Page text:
Advertisement

Evidence from the Archives of Societies: Early Instrumental Observations

  • Dario Camuffo
Chapter

Abstract

This chapter defines early instrumental observations and explains their significance for climate reconstruction. It also addresses their problems and explains how best to work with them. The chapter sections discuss the development and shortcomings of early instruments—thermometers, barometers, and rain gauges—the relevant measurement practices, and the history of early instrumental observation networks.

References

  1. Bergström, Hans, and Anders Moberg. “Daily Air Temperature and Pressure Series for Uppsala (1722–1998).” Climatic Change 53 (2002): 213–52.Google Scholar
  2. Böhm, Reinhard et al. “The Early Instrumental Warm-Bias: A Solution for Long Central European Temperature Series, 1760–2007.” Climatic Change 101 (2010): 41–67.CrossRefGoogle Scholar
  3. Borchi, Emilio, and Renzo Macii. Termometri & Termoscopi. Florence: Osservatorio Ximeniano, 1997.Google Scholar
  4. Borchi, Emilio et al. Il Barometro. Florence: Osservatorio Ximeniano, 1990.Google Scholar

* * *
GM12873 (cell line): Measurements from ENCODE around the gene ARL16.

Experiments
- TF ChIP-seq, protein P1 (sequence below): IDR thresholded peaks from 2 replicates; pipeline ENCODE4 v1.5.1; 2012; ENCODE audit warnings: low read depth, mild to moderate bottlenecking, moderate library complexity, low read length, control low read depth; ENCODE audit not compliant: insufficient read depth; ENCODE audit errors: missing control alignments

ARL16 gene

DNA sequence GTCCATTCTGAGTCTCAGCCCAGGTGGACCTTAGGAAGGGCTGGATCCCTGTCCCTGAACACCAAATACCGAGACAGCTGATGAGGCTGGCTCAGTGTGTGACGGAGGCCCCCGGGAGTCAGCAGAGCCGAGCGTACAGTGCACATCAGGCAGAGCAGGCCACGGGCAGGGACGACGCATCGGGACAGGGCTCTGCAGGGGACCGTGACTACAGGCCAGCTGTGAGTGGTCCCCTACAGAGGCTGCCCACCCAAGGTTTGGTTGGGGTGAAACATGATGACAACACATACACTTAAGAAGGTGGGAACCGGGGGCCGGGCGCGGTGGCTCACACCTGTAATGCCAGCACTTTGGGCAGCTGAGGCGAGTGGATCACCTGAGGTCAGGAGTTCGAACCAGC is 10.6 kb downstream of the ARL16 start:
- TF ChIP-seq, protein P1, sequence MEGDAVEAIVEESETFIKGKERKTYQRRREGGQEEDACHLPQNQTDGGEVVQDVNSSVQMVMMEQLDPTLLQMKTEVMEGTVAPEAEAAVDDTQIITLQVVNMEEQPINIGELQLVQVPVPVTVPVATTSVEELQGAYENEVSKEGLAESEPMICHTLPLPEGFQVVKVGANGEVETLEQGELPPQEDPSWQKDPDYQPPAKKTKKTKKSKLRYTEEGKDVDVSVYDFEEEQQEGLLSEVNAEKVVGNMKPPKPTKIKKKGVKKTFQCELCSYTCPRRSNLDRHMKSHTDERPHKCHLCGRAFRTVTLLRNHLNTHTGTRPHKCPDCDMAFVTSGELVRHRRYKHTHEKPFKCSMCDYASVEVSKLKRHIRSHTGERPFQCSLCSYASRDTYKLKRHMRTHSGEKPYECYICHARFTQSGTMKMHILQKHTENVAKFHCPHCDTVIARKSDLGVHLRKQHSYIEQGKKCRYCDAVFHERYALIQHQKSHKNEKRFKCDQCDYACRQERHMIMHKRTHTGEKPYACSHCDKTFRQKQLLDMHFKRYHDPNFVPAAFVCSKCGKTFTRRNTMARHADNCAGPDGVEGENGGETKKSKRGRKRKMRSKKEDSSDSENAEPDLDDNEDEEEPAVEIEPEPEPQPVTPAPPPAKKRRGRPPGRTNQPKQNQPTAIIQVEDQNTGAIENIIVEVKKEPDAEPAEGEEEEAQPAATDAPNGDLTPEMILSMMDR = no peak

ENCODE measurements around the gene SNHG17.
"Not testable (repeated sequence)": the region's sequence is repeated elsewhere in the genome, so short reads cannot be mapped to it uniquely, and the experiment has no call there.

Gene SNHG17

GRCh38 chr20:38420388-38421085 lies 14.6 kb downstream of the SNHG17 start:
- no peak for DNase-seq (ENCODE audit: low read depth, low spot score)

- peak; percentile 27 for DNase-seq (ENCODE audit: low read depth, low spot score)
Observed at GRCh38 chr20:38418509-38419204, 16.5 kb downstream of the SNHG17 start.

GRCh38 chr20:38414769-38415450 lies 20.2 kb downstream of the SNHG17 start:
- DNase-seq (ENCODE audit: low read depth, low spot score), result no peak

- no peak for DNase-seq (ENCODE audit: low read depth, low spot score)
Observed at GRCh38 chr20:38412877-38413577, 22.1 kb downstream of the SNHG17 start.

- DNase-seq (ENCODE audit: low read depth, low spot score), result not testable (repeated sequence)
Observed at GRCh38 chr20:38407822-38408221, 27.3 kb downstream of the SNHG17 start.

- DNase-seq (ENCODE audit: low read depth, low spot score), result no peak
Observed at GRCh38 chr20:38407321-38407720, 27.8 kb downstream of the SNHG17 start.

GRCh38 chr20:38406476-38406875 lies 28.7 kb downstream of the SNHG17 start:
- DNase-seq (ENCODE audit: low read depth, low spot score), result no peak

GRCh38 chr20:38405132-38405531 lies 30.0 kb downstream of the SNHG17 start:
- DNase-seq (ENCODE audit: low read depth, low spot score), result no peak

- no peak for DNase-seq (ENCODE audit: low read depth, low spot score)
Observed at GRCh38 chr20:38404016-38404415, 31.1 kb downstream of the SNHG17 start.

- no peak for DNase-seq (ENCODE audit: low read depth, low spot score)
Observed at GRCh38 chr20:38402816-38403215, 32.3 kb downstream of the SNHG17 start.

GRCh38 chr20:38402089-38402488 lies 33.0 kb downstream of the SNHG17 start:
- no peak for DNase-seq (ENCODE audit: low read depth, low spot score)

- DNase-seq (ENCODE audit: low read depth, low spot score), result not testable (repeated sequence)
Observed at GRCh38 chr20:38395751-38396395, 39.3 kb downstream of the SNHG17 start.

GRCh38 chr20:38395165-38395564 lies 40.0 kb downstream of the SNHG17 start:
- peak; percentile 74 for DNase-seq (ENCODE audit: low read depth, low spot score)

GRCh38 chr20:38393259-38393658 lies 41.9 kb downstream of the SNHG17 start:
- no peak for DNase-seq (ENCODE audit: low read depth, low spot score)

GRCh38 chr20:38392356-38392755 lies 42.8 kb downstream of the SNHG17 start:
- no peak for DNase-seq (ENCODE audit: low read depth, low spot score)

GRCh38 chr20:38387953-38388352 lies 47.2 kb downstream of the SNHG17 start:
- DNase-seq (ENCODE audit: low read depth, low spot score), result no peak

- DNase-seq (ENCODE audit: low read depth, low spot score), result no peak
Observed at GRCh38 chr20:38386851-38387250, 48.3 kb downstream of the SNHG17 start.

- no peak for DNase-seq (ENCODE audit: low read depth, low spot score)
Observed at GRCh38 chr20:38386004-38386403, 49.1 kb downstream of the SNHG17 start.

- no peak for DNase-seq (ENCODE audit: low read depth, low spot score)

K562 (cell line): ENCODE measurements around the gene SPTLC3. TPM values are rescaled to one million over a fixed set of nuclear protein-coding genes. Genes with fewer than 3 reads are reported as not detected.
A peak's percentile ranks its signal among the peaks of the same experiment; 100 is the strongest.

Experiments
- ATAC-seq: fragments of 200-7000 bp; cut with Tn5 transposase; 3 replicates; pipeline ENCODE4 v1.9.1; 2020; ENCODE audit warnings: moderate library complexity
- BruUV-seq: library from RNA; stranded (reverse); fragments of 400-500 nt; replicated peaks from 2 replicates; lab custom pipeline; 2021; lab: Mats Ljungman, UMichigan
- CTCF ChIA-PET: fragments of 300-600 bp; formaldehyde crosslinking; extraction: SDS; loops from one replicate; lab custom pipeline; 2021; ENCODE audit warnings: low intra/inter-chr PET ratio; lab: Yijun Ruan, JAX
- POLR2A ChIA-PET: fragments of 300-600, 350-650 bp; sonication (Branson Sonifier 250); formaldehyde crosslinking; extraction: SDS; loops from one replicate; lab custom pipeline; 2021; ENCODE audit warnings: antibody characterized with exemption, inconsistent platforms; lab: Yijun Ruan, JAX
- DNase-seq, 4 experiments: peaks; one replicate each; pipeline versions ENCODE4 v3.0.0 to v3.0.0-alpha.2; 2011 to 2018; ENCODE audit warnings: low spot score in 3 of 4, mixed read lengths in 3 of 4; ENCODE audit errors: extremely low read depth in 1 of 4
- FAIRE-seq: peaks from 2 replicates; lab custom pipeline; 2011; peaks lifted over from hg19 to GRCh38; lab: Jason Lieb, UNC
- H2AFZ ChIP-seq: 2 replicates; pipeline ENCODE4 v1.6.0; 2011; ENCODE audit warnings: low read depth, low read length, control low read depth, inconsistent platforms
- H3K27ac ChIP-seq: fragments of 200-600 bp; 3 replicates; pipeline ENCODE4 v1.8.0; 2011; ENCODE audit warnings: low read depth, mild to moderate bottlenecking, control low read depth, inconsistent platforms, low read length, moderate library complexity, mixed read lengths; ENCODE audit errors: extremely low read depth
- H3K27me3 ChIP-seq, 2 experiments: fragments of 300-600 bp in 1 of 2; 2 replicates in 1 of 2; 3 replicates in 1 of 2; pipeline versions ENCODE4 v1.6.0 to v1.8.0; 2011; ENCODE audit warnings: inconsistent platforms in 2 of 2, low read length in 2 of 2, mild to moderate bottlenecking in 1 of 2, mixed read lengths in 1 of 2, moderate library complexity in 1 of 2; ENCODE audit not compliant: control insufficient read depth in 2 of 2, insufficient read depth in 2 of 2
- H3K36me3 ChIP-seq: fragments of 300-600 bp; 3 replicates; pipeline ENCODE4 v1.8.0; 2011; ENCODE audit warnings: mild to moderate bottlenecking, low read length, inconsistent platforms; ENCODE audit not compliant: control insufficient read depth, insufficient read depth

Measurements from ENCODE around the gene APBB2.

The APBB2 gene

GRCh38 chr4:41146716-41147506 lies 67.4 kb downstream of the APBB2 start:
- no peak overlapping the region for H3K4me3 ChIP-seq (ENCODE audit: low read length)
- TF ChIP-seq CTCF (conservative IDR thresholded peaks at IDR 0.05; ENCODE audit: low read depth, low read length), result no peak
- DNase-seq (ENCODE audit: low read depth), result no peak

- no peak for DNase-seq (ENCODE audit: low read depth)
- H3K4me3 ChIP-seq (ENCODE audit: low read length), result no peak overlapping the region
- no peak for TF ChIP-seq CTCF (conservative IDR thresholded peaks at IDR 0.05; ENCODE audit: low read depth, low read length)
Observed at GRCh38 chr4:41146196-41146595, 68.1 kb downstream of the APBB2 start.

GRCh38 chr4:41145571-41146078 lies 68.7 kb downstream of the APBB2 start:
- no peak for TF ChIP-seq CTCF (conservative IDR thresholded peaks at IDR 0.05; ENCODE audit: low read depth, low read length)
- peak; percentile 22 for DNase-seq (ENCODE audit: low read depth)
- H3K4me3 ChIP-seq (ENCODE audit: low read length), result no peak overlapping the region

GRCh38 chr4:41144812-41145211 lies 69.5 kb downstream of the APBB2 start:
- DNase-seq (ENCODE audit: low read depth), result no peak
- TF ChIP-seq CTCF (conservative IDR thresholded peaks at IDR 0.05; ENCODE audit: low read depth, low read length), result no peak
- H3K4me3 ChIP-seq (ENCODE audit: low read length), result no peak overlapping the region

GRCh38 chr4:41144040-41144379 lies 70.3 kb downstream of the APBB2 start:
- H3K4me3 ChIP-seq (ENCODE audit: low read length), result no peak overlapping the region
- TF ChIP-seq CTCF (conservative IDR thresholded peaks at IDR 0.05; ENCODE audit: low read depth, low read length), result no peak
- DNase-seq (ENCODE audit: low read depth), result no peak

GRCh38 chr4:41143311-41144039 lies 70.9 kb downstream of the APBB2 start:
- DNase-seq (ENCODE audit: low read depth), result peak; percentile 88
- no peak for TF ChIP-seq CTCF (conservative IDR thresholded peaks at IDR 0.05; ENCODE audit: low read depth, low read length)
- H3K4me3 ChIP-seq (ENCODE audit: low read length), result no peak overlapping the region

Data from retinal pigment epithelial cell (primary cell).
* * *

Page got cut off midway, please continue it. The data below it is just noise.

5. Borel, M.P. “Comprendre l’enquete de la Société Royale de Medécine (1774–1793): Sources, problèmes et méthodologie.” Histoire des Sciences Médicales 39 (2005): 35–44.Google Scholar
  6. Brázdil, Rudolf. Temperature and Precipitation Fluctuations in the Czech Lands during the Instrumental Period. Brno: Masaryk University, 2012.Google Scholar
  7. Brázdil, Rudolf et al. “Historical Climatology in Europe – The State of the Art.” Climatic Change 70 (2005): 363–430.Google Scholar
  8. Brázdil, Rudolf et al. “Weather Patterns in Eastern Slovakia 1717–1730, Based on Records from the Breslau Meteorological Network.” International Journal of Climatology 28 (2008): 1639–51.CrossRefGoogle Scholar
  9. Brumme, Barbel. “Methoden zur Bearbeitung historischer Mess- und Beobachtungsdaten (Berlin und Mitteldeutschland 1683 bis 1770).” Archives for Meteorology, Geophysics, and Bioclimatology Series B29 (1981): 191–210.CrossRefGoogle Scholar
  10. Camuffo, Dario, and Antonio della Valle. “A Summer Temperature Bias in Early Alcohol Thermometers.” Climatic Change 138 (2016): 633–40.CrossRefGoogle Scholar